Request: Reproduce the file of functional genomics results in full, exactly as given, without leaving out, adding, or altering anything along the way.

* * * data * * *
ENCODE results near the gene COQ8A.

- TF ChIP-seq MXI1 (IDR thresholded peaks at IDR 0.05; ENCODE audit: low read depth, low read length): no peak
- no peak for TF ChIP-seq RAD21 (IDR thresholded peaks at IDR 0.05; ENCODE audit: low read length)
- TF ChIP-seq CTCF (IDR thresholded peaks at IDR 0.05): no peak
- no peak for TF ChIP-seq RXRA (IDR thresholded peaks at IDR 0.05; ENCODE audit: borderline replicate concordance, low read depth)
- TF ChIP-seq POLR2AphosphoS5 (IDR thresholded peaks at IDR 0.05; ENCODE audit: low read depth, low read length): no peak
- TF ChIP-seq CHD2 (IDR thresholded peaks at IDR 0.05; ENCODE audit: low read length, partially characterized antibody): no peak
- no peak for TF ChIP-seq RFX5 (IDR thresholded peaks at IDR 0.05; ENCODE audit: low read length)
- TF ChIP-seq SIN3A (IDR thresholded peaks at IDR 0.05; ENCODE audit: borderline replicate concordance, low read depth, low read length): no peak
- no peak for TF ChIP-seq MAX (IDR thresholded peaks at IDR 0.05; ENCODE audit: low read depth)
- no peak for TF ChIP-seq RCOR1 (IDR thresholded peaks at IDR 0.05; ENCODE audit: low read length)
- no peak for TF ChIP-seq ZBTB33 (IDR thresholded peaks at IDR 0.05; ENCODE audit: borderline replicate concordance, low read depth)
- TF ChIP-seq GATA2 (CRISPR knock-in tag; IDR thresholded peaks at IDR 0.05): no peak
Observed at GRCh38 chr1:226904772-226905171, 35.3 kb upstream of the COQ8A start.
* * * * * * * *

ENCODE results near the gene COQ8A.

- TF ChIP-seq MXI1 (IDR thresholded peaks at IDR 0.05; ENCODE audit: low read depth, low read length): no peak
- no peak for TF ChIP-seq RAD21 (IDR thresholded peaks at IDR 0.05; ENCODE audit: low read length)
- TF ChIP-seq CTCF (IDR thresholded peaks at IDR 0.05): no peak
- no peak for TF ChIP-seq RXRA (IDR thresholded peaks at IDR 0.05; ENCODE audit: borderline replicate concordance, low read depth)
- TF ChIP-seq POLR2AphosphoS5 (IDR thresholded peaks at IDR 0.05; ENCODE audit: low read depth, low read length): no peak
- TF ChIP-seq CHD2 (IDR thresholded peaks at IDR 0.05; ENCODE audit: low read length, partially characterized antibody): no peak
- no peak for TF ChIP-seq RFX5 (IDR thresholded peaks at IDR 0.05; ENCODE audit: low read length)
- TF ChIP-seq SIN3A (IDR thresholded peaks at IDR 0.05; ENCODE audit: borderline replicate concordance, low read depth, low read length): no peak
- no peak for TF ChIP-seq MAX (IDR thresholded peaks at IDR 0.05; ENCODE audit: low read depth)
- no peak for TF ChIP-seq RCOR1 (IDR thresholded peaks at IDR 0.05; ENCODE audit: low read length)
- no peak for TF ChIP-seq ZBTB33 (IDR thresholded peaks at IDR 0.05; ENCODE audit: borderline replicate concordance, low read depth)
- TF ChIP-seq GATA2 (CRISPR knock-in tag; IDR thresholded peaks at IDR 0.05): no peak
Observed at GRCh38 chr1:226904772-226905171, 35.3 kb upstream of the COQ8A start.